“We’re helping the Jewish families find alternative housing, some with other Jewish families, others in communal spaces, and we’re looking to do the same in the countryside, which also has Jews,” he said.

FILE: Kherson region Chief Rabbi Yosef Wolff, with supplies he managed to bring to Kherson city from Crimea, on March 10, 2022. (Screenshot)

The local Jewish community is also transferring blankets, clothes and other essentials to help non-Jews who have had to leave their homes even after staying put in the war-torn city for over a year of Russian bombings.

The synagogue, a gray, two-story decorative Art Nouveau structure from 1899, is situated only 800 meters (2,500 feet) from the bank of the Kosheva but is not in danger of being flooded because it’s about 20 meters above the water level.

People board an evacuation train at a railway station in Kherson, Ukraine, June 6, 2023, after the destruction of a major dam and hydroelectric power station in a part of southern Ukraine. (AP Photo/Nina Lyashonok)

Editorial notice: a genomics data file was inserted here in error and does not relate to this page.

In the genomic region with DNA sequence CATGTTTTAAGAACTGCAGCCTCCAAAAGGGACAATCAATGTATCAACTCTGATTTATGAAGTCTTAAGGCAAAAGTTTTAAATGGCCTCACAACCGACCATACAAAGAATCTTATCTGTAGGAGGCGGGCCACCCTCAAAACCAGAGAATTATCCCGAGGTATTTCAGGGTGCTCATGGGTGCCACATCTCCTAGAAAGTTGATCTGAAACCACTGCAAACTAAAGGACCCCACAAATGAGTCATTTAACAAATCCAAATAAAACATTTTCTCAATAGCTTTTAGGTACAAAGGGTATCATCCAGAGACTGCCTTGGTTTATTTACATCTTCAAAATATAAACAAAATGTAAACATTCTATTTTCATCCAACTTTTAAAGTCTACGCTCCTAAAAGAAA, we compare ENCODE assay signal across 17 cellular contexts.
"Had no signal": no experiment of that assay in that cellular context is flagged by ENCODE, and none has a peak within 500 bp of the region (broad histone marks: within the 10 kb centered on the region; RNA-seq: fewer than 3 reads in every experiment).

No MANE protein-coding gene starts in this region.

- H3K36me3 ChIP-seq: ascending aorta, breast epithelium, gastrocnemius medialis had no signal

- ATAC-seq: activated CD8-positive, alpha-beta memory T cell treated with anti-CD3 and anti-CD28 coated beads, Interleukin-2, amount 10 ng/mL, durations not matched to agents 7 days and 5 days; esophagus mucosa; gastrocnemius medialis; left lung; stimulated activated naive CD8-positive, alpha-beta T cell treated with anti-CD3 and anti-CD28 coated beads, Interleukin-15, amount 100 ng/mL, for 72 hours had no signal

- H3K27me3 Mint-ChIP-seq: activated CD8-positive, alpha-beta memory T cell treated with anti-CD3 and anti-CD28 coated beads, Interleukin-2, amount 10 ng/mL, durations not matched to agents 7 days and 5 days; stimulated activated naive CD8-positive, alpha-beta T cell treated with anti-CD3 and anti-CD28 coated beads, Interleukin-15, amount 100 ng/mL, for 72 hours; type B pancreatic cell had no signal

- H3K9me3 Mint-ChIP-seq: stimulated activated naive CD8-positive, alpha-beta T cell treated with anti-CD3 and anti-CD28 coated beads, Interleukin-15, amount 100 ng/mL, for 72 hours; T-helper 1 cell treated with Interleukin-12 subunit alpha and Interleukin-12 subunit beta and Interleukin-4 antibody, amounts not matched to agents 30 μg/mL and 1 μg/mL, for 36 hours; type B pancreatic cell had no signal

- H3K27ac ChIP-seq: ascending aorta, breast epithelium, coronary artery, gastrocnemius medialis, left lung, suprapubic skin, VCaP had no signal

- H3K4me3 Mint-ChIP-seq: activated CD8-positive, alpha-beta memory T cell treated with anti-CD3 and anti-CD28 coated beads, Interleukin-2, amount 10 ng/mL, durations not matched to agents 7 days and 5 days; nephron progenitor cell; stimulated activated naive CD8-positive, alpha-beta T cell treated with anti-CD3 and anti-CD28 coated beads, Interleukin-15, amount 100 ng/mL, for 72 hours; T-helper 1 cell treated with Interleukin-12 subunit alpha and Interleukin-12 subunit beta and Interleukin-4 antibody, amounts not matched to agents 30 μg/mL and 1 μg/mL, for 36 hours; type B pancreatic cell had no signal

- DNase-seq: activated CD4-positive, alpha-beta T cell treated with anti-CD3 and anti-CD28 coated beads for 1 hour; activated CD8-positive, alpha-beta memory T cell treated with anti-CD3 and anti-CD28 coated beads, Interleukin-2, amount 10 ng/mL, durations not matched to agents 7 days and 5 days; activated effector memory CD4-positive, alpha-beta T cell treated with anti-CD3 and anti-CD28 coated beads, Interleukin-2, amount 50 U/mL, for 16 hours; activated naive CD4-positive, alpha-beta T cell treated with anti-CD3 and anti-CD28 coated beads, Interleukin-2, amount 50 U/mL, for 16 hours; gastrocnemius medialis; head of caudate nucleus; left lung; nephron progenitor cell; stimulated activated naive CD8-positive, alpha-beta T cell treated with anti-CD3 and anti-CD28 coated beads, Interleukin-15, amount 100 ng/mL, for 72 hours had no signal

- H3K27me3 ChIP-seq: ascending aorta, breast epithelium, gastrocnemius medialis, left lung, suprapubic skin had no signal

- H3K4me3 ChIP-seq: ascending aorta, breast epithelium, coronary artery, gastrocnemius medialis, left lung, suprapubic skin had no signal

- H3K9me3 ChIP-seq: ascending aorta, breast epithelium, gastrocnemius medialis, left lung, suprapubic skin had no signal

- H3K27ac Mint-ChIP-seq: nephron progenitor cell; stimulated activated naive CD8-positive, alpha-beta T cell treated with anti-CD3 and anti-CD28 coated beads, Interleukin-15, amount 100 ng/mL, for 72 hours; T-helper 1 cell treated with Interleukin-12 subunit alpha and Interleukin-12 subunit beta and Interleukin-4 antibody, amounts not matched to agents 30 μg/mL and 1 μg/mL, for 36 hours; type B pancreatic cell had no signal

About 80% of the Jewish community had already left the war-torn city, with only about 600-700 people remaining, said Wolff, who returned to the city in March following a year-long absence.

Kherson was the first major city conquered by Russia as it launched a war against Ukraine in February 2022. In October, Ukraine retook the city, which has remained on the frontline separating the Russian occupation troops from the Ukrainian ones.

With the water continuing to rise, Ukraine’s Interior Ministry urged residents of 10 villages on the Dnieper’s right bank and parts of the city of Kherson to gather essential documents and pets, turn off appliances, and leave, while cautioning against possible disinformation.